Biographical notes: 1930-1939.

< 1920s


[A friend travelled to Rome with Annie and] was stunned [when she saw Annies house] . ‘This is a wonderful house – so beautifully clean – wonderful – the roof garden and studios are delightful. The marble steps, the great doors, painted ceilings – all luxury. Why doesn’t Mrs S. live here always in comfort?’

Inigo Thomas (27 Sep 2018) London Review of Books, 40(18), pp28-9).


Annie photographed in 1931 (Royal Academy web site).


Annie at Hayling Island with her dog, Marcus. (Exact date of photo uncertain.)



In a small studio in a cul-de-sac off the Fulham Road, London, lives one of Englands foremost painters,

She is Mrs Annie Louisa Swynnerton, who, at 87, has just had two pictures accepted for the Spring Exhibition of the Manchester Art Gallery …

Mr John Tweed, the famous sculpture, who works in a neighbouring studio, said:-

“Although Mrs Swynnerton is 87 she paints for long hours daily in her studio and still sends pictures to exhibitions. I hold that she is the best living painter in England. At present she is at her bungalow on Hayling Island, Hampshire, painting by the sea.”

Mrs Swynnerton was born at Hulme, Manchester, in 1845 [error in original article], and began her training at Manchester School of Art. When she was 28 she went to Rome and studied for two years, and afterwards studied in Paris …

[*John Tweed (1869-1933). Scottish-born monumenta sculptur and friend of Rodin. Worked from London from 1890.]

Waikato Times (New Zealand), 1 Apr 1932, p5



Hampshire Telegraph and Post, 17 February 1933.


We regret to announce the death of Miss Susan Isabel Dacre, the painter. She died at Blackheath yesterday [20 February], three days after entering her nintieth year.

The Guardian, 21 Feb 1933.


The Star, 26 March 1932.

Shortly before her death in 1933, Annie said that she had “fought and suffered” for recognition. “I have had to struggle so hard … You see, when I was young, women could not paint – or so it was said. The world believed that and did not want the work of women, however sincere, however good.” (BBC news item on Painting Light and Hope exhibition, 4 Mar 2018.)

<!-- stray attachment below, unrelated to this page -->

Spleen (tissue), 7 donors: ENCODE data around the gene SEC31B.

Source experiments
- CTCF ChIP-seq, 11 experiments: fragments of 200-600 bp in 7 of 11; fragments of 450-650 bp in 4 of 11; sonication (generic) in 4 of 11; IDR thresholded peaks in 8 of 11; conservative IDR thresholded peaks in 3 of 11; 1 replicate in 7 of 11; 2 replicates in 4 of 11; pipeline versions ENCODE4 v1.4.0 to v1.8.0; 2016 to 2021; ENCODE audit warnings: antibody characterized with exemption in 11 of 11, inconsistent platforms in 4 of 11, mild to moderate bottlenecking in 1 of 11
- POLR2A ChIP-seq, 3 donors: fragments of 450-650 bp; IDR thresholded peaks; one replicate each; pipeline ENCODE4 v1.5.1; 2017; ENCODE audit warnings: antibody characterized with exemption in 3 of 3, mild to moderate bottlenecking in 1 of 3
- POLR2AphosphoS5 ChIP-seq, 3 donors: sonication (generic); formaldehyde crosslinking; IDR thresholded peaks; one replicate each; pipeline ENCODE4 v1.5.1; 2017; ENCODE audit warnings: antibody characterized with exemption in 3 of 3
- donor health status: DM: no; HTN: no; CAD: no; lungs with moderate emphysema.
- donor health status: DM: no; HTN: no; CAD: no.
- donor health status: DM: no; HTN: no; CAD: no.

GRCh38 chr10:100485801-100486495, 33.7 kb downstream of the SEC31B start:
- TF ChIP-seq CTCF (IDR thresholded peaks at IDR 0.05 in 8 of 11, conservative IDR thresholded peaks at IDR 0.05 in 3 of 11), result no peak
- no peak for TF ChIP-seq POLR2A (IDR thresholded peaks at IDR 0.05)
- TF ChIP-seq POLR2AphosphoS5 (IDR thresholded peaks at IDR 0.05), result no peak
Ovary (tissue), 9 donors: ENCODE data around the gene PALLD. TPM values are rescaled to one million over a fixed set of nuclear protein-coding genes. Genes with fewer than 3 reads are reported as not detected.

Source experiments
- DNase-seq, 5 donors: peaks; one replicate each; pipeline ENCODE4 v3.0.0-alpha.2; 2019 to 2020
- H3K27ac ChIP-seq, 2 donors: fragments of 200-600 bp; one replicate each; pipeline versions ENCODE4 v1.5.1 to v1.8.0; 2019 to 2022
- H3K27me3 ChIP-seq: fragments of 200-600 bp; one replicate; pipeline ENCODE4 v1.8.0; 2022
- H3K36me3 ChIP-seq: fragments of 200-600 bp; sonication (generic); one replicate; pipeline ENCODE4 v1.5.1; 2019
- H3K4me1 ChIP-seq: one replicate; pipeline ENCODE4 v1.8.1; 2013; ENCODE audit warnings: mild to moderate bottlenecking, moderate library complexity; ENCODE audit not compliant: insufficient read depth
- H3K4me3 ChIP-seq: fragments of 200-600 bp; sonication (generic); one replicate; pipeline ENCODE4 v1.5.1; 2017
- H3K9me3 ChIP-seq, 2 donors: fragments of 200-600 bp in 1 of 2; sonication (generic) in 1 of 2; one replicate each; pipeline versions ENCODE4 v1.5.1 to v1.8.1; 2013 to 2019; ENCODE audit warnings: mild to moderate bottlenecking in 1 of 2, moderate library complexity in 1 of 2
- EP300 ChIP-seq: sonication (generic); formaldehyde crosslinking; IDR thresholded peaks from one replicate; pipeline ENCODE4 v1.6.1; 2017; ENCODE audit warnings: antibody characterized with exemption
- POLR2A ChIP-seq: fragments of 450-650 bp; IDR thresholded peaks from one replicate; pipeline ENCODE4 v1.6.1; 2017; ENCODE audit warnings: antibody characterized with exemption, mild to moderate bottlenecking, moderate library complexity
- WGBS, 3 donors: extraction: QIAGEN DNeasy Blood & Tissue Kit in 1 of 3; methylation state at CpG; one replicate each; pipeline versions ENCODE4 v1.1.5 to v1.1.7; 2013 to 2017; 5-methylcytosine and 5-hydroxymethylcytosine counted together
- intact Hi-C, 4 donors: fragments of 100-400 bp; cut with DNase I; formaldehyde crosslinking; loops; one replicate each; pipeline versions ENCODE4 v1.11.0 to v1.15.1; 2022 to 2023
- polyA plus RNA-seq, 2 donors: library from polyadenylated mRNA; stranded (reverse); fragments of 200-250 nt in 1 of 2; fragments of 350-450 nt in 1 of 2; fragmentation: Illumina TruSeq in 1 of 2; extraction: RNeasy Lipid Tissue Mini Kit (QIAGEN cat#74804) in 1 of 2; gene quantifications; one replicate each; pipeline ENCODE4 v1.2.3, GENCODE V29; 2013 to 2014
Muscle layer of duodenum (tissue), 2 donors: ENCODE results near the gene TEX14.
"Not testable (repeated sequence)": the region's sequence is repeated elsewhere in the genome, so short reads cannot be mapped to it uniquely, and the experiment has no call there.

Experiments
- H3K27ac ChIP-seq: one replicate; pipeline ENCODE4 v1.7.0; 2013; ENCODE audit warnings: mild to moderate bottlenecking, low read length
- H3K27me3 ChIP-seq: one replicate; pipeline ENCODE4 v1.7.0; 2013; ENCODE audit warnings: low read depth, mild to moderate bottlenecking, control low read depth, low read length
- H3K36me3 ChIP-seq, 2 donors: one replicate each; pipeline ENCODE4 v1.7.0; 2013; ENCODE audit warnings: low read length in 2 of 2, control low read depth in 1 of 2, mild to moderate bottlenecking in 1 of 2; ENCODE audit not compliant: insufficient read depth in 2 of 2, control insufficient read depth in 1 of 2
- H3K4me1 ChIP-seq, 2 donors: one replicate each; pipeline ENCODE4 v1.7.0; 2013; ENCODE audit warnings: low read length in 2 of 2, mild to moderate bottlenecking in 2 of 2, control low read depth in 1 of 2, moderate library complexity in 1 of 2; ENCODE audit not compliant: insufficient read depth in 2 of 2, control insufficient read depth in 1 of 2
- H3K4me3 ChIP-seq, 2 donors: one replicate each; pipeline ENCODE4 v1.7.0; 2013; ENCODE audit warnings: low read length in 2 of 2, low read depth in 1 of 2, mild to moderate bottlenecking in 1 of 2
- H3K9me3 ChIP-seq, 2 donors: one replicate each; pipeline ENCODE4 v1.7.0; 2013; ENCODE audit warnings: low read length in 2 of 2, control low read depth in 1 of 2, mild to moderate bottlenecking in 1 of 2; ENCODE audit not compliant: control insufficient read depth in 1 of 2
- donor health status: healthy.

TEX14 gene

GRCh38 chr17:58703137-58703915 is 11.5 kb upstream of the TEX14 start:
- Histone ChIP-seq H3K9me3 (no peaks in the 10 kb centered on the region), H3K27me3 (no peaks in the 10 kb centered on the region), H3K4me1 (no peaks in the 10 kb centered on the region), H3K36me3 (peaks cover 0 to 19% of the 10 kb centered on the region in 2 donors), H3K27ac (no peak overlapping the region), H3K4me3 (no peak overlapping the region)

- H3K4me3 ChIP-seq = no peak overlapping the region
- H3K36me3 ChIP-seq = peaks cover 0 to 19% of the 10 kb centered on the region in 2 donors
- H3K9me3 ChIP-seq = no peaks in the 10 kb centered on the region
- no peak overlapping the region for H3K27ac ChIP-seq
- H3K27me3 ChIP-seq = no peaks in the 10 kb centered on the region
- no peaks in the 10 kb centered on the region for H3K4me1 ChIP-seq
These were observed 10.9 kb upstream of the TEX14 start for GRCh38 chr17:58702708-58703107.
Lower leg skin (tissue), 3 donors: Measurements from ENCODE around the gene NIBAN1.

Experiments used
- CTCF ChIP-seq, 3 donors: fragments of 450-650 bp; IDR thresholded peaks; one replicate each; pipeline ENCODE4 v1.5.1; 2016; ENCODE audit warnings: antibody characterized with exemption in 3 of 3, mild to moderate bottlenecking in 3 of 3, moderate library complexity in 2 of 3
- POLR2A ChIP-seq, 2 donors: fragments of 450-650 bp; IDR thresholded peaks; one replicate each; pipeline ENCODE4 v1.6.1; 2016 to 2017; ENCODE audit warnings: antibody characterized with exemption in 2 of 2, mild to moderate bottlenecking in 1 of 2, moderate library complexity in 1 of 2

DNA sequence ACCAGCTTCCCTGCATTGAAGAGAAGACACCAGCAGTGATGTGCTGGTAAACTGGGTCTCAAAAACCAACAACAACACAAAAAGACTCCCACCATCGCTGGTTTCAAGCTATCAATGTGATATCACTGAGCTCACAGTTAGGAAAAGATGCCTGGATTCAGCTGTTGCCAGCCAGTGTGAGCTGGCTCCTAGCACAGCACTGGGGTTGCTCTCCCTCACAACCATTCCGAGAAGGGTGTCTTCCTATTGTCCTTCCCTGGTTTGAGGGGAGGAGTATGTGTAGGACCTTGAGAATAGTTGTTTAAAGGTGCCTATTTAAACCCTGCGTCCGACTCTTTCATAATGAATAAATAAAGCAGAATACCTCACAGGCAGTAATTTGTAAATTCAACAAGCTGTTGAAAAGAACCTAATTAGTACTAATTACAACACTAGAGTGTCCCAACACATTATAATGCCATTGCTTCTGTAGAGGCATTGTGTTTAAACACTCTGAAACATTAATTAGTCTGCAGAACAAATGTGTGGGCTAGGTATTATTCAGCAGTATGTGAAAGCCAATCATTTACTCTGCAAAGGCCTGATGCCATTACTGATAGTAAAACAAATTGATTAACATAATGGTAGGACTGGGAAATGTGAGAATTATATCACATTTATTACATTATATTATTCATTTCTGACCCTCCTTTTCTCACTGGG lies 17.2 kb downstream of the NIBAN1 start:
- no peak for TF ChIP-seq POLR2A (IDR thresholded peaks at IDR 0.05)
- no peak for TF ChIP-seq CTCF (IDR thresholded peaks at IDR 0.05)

We regret to announce the death … of Mrs. Annie L. Swynnerton, the distinguished artist, which occurred at Hayling Island, Hants … Annie Louisa Swynnerton was born in Manchester, the third of seven daughters … She derived her education chiefly from the use she made of her father’s splendid library, where she acquired a passion for reading that always remained with her.

The Manchester Guardian, 25 Oct 1933, p4.

… Even this year, after reaching her 87th birthday, Mrs Swynnerton was engaged in painting “An Image of Desire” and another picture, which were intended for the Academy.

Dame Laura Knight, noted for her pictures of circus life, who is now the only woman A.R.A., [1] paid tribute to Mrs Swynnerton yesterday.

“She was a great artist and a brave soul,” said Dame Laura. “Few people can understand what a fight it must have entailed for her to reach such perfection in her work, considering the difficulties she must have had in her early years, when it was by no means easy for any woman to study a subject seriously. I should like with profound respect and affectionate regard to pay this tribute to her memory – one of the greatest artists of her century and an original genius of the highest order.”

[1] Elected Associate 1927, full member 1936.

The Scotsman, 25 Oct 1933, p12.


The Daily Gleaner, 3 November 1933:

Annie Swynnerton Dead in England … senior woman associate of the Royal Academy, whose “Dream of Italy” hangs in the Metropolitan Museum of Art, New York, died [October 24] at the age of 88.

In spite of failing sight and other infirmities, the veteran artist continued painting until a few months ago … “The Unrelenting Past” in Ottowa is one of her best known works.